I recently had occasion to take part in an exchange on a web design forum where I am a moderator.

The person asking for advice on the design of their site had been told that it was not very professional, and that they should not be using an online site builder for their own site if they were going to put themselves forward as a web designer.

They replied, in part :” .. my target customer is the average VERY small business that doesn’t understand the difference between the two (web design and graphic design). They don’t know how to even copy and paste code, much less write it from scratch. I realize that I can’t compete with large design firms that have professionals with tons of server side coding experience. I am simply looking to help the little “mom & pop” businesses in my local area be able to get a decent website up and running at a minimal cost to them…”

What’s wrong with that statement?  Lots. And here’s why.

my target customer is the average VERY small business “ – That’s my target market as well – just because they are small doesn’t mean they deserve less than a professional job.

I realize that I can’t compete with large design firms that have professionals with tons of server side coding experience “ – Well, I am not a large design firm – I am a one person shop – but I do have years of training and experience to offer my clients.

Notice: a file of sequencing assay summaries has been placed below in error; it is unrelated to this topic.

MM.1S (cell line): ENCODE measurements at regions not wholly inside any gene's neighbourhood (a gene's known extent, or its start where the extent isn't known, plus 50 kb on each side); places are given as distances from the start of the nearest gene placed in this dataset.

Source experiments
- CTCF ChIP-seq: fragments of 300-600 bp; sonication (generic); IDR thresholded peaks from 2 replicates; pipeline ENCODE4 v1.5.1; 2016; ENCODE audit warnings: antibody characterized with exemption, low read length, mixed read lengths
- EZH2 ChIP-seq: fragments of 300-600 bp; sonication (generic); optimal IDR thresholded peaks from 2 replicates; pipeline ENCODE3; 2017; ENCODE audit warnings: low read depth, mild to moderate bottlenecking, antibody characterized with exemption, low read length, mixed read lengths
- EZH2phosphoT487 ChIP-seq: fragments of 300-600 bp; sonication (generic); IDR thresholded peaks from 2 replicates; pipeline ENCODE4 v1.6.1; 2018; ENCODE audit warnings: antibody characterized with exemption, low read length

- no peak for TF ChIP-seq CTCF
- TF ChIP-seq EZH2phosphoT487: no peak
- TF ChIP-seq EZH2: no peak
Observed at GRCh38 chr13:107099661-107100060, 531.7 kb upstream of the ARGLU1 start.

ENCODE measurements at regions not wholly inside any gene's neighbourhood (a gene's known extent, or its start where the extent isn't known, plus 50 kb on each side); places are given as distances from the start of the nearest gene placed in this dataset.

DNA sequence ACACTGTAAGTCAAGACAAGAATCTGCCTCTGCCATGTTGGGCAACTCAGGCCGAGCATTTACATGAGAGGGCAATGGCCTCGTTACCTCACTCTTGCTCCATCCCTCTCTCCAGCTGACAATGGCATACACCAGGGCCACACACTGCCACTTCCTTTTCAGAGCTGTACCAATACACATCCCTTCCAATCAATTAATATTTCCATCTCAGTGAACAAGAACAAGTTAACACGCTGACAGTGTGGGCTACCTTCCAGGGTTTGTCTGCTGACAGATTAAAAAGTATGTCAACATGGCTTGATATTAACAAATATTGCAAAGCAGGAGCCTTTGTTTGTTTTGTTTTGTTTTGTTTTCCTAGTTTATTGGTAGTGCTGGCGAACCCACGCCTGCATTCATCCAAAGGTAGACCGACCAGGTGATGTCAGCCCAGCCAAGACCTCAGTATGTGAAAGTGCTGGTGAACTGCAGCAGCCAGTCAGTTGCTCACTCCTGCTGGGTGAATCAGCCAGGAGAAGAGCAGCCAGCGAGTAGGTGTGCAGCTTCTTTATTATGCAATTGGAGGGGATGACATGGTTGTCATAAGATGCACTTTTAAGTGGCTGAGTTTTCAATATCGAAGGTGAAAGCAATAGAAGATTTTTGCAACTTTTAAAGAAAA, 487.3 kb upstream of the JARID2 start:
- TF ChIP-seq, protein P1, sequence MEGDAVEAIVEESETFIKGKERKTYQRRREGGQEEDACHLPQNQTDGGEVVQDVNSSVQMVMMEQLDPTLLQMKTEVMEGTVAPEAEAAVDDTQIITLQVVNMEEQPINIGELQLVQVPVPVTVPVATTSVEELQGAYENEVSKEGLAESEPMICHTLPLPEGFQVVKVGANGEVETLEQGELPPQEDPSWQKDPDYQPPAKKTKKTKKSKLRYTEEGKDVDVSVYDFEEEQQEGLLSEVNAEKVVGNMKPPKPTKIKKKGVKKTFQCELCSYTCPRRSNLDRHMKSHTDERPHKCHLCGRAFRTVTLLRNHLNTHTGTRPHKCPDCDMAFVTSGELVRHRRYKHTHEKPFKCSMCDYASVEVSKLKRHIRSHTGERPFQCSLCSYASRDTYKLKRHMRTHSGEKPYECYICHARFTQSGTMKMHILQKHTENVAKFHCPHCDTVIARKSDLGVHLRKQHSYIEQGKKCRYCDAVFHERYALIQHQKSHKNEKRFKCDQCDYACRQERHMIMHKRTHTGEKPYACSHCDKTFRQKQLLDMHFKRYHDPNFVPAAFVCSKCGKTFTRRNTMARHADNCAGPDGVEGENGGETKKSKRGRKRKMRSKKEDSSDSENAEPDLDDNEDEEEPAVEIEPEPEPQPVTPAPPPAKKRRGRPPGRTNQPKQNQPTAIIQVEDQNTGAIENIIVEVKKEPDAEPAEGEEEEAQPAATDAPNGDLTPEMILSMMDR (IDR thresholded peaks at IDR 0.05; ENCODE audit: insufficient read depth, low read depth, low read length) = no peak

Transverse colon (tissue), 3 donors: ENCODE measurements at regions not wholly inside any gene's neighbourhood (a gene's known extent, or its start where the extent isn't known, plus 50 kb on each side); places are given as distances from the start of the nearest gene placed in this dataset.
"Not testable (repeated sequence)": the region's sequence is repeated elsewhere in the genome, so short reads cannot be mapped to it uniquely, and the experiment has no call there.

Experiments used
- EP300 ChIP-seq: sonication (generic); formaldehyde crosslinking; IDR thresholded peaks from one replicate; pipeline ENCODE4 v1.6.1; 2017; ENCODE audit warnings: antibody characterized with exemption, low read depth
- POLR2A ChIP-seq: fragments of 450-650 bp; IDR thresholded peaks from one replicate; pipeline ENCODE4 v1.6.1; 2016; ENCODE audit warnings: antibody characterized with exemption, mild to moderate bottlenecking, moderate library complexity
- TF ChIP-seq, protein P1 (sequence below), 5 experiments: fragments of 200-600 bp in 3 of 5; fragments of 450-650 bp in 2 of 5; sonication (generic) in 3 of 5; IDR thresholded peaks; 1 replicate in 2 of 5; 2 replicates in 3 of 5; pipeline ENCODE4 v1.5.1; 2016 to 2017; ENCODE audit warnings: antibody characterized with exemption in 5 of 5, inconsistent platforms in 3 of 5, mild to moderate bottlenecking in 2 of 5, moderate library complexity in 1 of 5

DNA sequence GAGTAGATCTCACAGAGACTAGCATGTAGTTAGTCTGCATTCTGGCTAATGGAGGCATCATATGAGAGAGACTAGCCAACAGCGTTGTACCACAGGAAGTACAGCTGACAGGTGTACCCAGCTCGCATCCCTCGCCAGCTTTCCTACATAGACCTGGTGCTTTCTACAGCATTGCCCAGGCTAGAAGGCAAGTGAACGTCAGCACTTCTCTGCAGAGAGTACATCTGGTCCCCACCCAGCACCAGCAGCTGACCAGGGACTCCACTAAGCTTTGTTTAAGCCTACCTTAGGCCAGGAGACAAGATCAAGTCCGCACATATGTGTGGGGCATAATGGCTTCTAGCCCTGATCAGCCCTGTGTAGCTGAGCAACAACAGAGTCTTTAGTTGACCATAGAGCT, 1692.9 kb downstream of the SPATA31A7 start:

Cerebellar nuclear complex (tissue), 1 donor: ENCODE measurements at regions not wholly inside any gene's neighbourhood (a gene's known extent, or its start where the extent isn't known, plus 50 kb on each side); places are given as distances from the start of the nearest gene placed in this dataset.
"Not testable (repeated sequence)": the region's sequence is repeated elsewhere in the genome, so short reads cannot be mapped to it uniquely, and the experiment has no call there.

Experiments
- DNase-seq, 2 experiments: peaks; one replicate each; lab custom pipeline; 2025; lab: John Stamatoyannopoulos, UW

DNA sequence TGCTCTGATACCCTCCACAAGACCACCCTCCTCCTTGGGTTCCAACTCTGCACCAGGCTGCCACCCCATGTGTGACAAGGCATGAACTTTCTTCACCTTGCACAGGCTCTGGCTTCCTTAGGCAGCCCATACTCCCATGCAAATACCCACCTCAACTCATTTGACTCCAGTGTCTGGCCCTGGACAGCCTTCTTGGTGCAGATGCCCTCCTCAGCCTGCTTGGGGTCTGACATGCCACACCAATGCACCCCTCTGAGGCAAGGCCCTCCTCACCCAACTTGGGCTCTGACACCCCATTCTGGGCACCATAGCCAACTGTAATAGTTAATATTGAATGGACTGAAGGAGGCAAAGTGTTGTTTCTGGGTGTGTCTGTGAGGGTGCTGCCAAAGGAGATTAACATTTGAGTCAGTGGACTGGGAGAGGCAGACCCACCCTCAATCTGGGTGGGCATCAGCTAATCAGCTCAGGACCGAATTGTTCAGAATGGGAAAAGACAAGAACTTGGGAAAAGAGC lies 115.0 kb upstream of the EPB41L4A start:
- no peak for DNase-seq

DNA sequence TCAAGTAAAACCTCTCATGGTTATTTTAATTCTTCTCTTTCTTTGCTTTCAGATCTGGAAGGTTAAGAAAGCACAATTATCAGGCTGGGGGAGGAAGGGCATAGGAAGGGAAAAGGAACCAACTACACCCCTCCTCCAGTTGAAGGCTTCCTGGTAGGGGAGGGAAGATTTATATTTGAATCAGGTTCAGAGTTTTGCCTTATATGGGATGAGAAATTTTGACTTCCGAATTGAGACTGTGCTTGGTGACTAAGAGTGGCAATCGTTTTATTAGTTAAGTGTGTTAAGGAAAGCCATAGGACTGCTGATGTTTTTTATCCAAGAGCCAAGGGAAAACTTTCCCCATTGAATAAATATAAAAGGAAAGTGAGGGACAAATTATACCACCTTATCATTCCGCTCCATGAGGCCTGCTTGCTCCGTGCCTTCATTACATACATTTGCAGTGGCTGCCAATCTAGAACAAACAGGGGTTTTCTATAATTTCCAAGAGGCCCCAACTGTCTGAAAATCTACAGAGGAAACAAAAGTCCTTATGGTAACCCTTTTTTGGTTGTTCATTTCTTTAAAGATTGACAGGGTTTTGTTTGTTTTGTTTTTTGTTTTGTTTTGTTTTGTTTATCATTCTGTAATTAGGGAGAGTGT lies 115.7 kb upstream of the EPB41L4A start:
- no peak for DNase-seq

People nowadays are increasingly web-savvy – and increasingly use the web to search for info before purchasing. They tend to look skeptically at any business that does not have a professional-looking website.

I am often told by prospective clients that they “already paid someone to do it, and they were cheaper than you.” So I ask them why they are even coming to me and they tell me that their site is not bringing them the business they wanted/needed/expected from it. Invariably when I go to look at the site I see something very much like the one in question – a site that looks outdated, “homemade”, and has very little, if any, interactivity. Or something they made themselves with an online web builder like wix or weebly or something.

As for the person on the forum who asked for the evaluation? People like that, (however well-meaning), who put themselves forward as designers and then charge money (however little) for substandard work, have a definite impact on the profession. Underpricing, or even charging at all for amateur work, devalues the work of those in the industry who have invested time, effort and money to become trained and experienced, and it also furthers the belief that this line of work is easy, and that anyone can do it.

Good design does not just happen – most of the designers I know have years of training and experience. And the same for developers – it takes time to master any code language well, and to be a decent developer you need at least the four basics – HTML, CSS, javascript, and some sort of server-side language (PHP is good, and it’s free). And it is also necessary to stay abreast of developing technologies and design trends.

You would not offer to build someone’s house just because they can’t (or don’t) want to afford an actual contractor – why then would you offer to create a website for them if you are not a professional designer?

I am not saying people should not go into this business. I am just saying they should not go into it until they know how to do it right.